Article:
|Publication number||US4938098 A|
|Application number||US 07/289,707|
|Publication date||Jul 3, 1990|
|Filing date||Dec 27, 1988|
|Priority date||Dec 28, 1987|
|Publication number||07289707, 289707, US 4938098 A, US 4938098A, US-A-4938098, US4938098 A, US4938098A|
|Inventors||Kenichi Sasaki, Yoshio Iwasa|
|Original Assignee||Nissan Motor Co., Ltd.|
|Export Citation||BiBTeX, EndNote, RefMan|
|Patent Citations (21), Referenced by (11), Classifications (9), Legal Events (5)|
|External Links: USPTO, USPTO Assignment, Espacenet|
1. Field of the Invention
The present invention relates in general to power units for motor vehicles, and more particularly to power units of a type designed for use in a front-engine front-drive motor vehicle.
2. Description of the Prior Art
Hitherto, so-called FF-type (i.e., front engine, front drive) motor vehicles have been widely used for various reasons. In the vehicles of this type, the power unit including an engine and transmission is arranged transversely with respect to the vehicle body.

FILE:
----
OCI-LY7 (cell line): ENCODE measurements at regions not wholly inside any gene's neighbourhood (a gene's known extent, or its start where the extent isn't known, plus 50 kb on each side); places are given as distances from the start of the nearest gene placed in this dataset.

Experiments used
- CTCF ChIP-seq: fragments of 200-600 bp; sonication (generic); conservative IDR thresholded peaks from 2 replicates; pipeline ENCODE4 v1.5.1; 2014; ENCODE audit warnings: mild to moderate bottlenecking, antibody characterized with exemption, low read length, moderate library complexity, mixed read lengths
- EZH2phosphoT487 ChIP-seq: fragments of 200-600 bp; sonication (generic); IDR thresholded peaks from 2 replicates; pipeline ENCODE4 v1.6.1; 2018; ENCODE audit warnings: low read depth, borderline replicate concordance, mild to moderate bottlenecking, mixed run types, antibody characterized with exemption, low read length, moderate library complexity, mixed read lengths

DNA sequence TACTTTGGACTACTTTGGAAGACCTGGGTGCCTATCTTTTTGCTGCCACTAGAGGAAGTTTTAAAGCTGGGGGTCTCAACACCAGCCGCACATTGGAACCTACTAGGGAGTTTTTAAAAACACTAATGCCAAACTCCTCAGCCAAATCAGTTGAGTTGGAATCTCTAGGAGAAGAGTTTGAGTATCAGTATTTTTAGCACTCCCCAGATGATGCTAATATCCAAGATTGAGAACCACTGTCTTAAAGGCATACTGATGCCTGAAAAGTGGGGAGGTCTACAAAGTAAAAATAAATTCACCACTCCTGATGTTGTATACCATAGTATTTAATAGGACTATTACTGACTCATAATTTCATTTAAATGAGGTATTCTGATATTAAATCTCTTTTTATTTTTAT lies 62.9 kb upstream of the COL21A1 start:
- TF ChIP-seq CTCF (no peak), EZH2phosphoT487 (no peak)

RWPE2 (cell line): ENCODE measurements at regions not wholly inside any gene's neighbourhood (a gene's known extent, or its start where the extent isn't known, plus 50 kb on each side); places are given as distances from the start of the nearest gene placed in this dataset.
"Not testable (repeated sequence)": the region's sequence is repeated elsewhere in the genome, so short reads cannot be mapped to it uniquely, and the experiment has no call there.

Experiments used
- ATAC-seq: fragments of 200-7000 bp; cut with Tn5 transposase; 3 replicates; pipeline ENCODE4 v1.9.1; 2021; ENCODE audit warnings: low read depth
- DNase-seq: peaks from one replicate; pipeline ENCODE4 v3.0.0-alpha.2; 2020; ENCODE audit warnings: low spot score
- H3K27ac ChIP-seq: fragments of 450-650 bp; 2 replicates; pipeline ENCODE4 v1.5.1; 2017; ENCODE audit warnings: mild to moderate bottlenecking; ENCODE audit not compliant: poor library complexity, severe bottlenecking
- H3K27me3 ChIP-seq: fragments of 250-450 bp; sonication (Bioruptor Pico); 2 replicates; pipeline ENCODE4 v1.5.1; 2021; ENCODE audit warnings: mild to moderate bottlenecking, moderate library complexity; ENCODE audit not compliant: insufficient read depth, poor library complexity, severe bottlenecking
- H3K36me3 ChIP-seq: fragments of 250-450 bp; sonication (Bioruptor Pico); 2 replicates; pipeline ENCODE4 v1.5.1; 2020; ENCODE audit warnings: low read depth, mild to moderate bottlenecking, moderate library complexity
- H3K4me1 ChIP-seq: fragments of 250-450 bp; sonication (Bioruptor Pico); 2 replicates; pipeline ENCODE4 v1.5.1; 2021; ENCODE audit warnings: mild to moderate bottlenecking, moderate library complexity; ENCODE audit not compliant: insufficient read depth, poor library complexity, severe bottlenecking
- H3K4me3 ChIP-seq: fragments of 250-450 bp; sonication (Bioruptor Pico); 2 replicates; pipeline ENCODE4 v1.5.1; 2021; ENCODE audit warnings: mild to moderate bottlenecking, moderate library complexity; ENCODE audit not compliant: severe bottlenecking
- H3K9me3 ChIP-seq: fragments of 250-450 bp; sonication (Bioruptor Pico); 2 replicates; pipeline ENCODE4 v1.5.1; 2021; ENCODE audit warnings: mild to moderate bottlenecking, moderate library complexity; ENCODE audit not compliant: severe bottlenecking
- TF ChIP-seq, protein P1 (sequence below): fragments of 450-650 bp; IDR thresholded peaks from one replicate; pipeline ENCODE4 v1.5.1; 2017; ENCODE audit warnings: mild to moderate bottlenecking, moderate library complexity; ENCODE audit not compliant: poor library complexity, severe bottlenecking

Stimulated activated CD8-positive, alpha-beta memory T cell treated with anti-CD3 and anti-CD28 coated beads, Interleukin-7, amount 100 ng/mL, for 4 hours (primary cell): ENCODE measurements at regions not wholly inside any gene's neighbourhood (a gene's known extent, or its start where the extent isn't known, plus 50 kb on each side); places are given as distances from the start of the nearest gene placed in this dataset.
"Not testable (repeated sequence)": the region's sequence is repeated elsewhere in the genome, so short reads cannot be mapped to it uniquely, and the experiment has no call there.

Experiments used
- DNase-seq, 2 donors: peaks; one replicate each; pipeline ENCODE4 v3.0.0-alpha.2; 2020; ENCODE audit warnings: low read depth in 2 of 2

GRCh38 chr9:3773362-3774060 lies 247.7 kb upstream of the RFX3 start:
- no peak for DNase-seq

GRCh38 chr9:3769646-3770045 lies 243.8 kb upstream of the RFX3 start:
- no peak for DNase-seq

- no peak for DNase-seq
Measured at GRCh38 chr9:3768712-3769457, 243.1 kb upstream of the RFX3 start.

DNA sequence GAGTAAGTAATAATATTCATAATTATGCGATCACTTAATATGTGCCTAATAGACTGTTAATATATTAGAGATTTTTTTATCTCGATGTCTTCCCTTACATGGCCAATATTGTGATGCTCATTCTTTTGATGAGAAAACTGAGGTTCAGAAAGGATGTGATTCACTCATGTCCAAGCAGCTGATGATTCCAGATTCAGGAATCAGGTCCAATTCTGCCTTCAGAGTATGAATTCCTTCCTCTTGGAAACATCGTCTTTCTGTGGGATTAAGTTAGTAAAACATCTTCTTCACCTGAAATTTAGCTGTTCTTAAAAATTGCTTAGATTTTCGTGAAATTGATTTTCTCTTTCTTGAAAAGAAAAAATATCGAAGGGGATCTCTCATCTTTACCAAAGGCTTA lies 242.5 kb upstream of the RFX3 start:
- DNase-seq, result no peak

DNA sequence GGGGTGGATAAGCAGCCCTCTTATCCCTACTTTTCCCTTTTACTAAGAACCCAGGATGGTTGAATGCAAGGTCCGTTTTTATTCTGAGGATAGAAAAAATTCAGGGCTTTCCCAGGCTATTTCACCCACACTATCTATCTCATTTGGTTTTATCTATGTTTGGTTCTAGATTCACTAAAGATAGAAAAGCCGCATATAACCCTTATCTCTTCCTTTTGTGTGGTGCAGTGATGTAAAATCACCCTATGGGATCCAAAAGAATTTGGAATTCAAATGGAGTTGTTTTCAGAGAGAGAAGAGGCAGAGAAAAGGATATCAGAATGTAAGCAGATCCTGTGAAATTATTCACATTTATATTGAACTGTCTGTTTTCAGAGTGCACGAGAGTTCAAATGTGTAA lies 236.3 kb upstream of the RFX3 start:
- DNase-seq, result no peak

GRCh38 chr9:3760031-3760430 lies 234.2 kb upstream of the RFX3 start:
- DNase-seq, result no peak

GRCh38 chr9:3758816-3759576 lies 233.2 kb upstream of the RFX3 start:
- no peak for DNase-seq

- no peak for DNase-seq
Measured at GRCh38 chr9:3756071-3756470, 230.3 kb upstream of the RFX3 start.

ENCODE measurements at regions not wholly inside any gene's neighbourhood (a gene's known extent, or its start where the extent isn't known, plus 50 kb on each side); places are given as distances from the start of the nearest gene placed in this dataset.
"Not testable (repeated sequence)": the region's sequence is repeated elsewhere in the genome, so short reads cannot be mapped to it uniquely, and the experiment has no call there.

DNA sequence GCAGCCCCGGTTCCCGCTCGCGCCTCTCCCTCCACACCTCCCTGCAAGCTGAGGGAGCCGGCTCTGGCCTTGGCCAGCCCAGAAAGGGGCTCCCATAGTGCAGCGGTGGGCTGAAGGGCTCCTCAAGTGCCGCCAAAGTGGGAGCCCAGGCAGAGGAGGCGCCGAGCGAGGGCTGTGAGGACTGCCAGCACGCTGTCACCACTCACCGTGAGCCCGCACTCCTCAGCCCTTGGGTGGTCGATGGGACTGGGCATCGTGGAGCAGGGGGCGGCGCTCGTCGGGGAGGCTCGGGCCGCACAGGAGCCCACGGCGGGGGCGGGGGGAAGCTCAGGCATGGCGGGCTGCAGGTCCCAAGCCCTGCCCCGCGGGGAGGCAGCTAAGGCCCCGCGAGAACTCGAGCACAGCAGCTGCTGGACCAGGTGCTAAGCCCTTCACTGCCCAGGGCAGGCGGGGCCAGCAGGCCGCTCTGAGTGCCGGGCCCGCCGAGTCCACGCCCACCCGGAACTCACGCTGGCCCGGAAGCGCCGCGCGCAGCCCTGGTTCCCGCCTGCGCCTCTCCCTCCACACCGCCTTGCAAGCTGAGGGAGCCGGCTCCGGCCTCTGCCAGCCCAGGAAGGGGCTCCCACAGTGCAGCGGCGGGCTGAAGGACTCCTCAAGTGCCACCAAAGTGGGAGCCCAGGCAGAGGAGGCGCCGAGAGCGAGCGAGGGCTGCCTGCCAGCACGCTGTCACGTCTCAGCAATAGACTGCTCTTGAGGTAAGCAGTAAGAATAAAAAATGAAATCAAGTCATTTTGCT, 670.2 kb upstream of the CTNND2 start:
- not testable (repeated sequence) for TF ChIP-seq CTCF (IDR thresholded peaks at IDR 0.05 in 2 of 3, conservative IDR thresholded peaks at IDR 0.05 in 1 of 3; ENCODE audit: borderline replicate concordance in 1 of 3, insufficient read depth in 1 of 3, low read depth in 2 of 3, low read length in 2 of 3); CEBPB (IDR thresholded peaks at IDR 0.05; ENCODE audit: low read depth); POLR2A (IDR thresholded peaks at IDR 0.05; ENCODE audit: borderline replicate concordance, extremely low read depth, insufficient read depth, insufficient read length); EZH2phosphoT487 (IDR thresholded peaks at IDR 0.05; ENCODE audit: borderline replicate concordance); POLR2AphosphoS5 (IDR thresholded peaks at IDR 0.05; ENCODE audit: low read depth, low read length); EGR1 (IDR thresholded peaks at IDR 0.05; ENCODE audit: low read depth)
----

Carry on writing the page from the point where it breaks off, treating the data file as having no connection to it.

One of the conventional power units used for such FF-type motor vehicle is disclosed in Japanese Patent First Provisional Publication No. 58-46248. In the power unit of this reference, the engine and transmission are aligned or arranged in series to have a common axis which, when the unit is practically mounted to the vehicle, is transversely disposed with respect to the fore-and-aft axis of the vehicle. A differential gear is mounted beside one longitudinal end of the power unit with a transfer shaft extending along the axis of the transmission.
However, due to the inherent arrangement wherein the engine and transmission are aligned, the axial length of the power unit becomes great when a relatively long engine, such as in-line 6-cylinder engine, is used. In this case, mounting such power unit onto a vehicle body becomes difficult because the width of the vehicle body has its limit.